Biden’s LNG export ban stalls projects and risks U.S. market share

Ruth Liao and Stephen Stapczynski, Bloomberg March 15, 2024

(Bloomberg) – The Biden administration’s pause on new licenses for liquefied natural gas (LNG) exporters is already stalling progress for projects that were aiming to come online later this decade.

Several LNG buyers have delayed signing new long-term contracts with U.S. producers until there is more clarity, according to people with knowledge of the matter. Malaysian state oil and gas company Petroliam Nasional Bhd. is in talks with Cheniere Energy Inc. and other firms, but is reluctant to commit until licenses are approved, said the people, who didn’t want to be named due to the sensitivity of discussions.

Jera Co. in Japan and at least two China-based firms, are also scrutinizing U.S. projects more closely before moving forward with negotiations, the people said. Jera and Petronas didn’t immediately respond to requests for comment.

The U.S. — the world’s biggest exporter of the power-station and heating fuel last year — stopped approving new licenses in January to study the potential effects of increased gas production and exports on climate change, the economy and national security. The process could last months, a Department of Energy official said last week, making it tough for American producers who need to lock-in deals before they can get financing from banks.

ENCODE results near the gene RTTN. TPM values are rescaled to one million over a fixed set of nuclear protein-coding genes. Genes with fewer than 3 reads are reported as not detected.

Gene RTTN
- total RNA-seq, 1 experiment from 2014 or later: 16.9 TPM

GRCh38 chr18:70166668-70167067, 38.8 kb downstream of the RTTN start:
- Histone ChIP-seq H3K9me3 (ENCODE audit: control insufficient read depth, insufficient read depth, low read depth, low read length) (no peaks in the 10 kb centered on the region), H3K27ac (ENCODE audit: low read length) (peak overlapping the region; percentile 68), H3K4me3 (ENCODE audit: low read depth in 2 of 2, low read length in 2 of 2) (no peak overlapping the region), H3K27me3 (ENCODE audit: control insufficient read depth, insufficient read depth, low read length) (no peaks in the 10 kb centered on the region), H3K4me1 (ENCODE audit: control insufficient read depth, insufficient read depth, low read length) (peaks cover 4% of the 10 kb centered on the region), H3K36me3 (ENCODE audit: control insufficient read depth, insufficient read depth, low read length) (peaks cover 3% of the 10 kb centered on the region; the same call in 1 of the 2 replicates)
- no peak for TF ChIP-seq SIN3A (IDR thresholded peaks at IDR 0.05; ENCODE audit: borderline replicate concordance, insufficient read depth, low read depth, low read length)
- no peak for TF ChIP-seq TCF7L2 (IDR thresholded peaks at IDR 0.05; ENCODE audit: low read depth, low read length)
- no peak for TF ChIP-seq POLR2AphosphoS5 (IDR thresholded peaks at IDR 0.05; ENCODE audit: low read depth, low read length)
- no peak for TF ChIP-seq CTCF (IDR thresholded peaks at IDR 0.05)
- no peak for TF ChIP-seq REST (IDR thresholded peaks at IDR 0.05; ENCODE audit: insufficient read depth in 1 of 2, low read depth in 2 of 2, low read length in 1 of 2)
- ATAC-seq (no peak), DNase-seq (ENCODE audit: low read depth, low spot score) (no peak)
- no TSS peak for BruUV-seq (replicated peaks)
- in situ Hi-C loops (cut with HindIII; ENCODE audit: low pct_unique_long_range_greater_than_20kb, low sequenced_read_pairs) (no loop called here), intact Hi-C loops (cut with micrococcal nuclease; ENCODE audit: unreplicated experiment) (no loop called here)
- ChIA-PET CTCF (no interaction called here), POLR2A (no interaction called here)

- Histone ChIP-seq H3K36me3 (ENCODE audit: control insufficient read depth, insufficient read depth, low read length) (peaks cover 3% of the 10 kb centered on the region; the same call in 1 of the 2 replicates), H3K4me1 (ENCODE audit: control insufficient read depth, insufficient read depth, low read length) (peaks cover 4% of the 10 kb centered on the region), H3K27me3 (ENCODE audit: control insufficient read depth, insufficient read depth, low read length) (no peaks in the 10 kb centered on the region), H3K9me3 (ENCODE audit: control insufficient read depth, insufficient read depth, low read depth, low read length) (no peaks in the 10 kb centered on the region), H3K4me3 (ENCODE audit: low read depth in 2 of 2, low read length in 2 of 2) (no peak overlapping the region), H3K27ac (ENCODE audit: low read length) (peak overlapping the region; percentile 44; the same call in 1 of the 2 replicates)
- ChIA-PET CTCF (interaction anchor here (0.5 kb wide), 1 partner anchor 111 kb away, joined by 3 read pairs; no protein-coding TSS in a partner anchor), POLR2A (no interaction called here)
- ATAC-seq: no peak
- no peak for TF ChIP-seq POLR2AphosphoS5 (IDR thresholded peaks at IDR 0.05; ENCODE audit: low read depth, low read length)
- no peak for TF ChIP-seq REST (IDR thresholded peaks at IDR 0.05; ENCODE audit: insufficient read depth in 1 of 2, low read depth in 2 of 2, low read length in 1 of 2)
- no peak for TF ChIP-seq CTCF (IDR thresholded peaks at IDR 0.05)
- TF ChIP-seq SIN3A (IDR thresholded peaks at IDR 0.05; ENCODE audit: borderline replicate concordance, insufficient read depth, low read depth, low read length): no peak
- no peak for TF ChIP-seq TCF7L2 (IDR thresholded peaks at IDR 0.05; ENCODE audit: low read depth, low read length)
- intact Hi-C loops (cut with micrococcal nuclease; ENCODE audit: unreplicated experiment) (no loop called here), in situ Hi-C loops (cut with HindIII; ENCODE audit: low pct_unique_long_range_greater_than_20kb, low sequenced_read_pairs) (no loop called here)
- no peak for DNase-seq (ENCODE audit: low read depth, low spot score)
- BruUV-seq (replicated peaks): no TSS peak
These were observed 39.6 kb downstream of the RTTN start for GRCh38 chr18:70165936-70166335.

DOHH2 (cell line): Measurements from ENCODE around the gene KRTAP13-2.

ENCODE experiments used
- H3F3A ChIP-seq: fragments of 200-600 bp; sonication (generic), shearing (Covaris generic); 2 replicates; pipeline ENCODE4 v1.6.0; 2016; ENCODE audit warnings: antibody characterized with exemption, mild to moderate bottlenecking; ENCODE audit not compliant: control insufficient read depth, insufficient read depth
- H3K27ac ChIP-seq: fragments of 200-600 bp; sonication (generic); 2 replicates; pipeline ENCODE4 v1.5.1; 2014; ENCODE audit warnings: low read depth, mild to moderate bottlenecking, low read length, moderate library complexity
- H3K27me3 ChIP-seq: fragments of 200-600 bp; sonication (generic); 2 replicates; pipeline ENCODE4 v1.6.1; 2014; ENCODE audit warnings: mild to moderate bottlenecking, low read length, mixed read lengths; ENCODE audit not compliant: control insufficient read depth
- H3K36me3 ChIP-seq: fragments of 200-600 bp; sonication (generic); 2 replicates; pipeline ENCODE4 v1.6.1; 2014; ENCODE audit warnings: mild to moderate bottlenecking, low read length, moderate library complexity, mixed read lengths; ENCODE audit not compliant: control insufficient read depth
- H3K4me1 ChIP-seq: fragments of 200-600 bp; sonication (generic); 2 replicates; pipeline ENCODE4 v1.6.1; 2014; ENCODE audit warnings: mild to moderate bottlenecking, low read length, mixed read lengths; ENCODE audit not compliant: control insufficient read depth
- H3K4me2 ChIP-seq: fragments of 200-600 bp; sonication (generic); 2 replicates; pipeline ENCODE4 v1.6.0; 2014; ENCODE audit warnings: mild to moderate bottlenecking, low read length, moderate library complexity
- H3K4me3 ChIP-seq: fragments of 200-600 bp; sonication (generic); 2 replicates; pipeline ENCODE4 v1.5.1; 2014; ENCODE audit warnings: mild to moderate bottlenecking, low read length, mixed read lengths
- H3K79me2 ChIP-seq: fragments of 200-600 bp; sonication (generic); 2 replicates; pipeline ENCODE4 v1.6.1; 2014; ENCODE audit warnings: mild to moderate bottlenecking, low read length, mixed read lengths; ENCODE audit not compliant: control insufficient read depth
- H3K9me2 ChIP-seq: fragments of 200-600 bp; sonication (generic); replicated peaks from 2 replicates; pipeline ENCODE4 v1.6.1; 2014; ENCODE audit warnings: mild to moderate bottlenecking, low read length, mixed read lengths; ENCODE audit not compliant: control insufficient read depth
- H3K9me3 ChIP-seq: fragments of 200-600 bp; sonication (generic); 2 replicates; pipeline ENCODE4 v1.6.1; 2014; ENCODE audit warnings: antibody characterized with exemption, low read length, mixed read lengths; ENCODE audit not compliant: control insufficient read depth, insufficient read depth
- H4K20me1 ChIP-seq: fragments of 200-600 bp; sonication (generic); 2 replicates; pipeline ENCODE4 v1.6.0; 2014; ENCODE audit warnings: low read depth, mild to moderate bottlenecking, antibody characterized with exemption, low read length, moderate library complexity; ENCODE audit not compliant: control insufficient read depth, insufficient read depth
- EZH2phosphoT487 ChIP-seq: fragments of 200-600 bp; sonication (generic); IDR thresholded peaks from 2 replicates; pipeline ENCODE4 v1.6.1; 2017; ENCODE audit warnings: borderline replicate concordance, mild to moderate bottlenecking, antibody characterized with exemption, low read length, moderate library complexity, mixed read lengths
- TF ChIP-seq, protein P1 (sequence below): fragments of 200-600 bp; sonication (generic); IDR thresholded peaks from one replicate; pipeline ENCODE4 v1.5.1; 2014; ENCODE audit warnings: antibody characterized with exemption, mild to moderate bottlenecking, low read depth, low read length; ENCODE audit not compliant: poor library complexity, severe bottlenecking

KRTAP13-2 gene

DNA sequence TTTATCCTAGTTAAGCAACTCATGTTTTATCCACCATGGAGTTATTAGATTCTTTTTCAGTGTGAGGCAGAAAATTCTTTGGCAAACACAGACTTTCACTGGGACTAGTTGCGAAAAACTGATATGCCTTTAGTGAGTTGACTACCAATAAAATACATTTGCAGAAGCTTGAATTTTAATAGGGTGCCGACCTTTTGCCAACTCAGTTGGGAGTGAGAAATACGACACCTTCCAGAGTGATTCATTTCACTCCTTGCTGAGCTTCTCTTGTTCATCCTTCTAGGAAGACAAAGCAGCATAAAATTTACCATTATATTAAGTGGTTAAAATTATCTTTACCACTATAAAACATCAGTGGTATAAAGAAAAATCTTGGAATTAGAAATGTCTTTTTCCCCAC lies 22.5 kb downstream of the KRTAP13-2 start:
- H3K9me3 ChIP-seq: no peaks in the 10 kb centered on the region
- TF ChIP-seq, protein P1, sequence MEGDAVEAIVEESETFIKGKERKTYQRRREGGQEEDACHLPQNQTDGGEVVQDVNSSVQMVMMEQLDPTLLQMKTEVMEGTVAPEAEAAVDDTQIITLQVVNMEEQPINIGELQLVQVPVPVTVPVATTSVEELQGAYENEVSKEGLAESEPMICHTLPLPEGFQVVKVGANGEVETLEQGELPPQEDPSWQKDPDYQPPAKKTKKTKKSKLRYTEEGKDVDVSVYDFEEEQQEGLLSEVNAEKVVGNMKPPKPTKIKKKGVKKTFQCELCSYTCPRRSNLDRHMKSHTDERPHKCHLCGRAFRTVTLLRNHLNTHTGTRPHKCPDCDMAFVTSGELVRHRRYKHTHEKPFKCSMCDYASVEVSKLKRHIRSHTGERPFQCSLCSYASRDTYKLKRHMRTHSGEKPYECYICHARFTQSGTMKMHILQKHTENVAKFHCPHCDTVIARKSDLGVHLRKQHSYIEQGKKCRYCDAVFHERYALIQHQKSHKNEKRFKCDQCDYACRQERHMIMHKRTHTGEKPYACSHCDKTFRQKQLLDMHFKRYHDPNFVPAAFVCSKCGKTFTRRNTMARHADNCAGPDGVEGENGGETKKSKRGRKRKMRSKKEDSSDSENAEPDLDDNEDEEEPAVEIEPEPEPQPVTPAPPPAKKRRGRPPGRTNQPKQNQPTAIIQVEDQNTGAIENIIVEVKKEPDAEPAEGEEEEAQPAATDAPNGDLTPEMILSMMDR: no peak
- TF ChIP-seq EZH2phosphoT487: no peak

Venture Global LNG Inc.’s upcoming CP2 project in Louisiana doesn’t have the required approvals to move forward and is at risk of pushing back its final investment decision, a necessary step before major construction can begin, the people said.

The “first LNG is expected in 2026, should the Federal government act without further delay to approve the project,” said Shaylyn Hynes, a spokeswoman for Venture Global, reaffirming the company’s previously stated target for commencing production.

Sempra, meanwhile, has already deferred its investment decision on its planned Cameron facility in Louisiana, and Commonwealth LNG has delayed construction of an export terminal in the state.

“The longer the pause lasts, the more problematic it is,” said Paul Varello, Commonwealth’s chairman and founder. Project developers aren’t able to secure an offered price from a contractor, and commitments to buyers for certain delivery dates could also slip, he said.

Another issue is that U.S. exporters are unable to secure necessary debt financing commitments from banks unless they have been cleared by the Department of Energy. All of the delays are putting multi-billion dollar projects that are vying to grab a slice of booming global demand at risk. Other developments — in Qatar and the United Arab Emirates — are progressing rapidly and threatening to steal market share from the U.S.

There haven’t been any major deals in the first quarter of 2024, except for a small agreement signed by Delfin LNG, which has all of the required licenses. By comparison, nearly 8 million tons per year of long-term deals were signed in in the first quarter of last year from projects in the US or Mexico.

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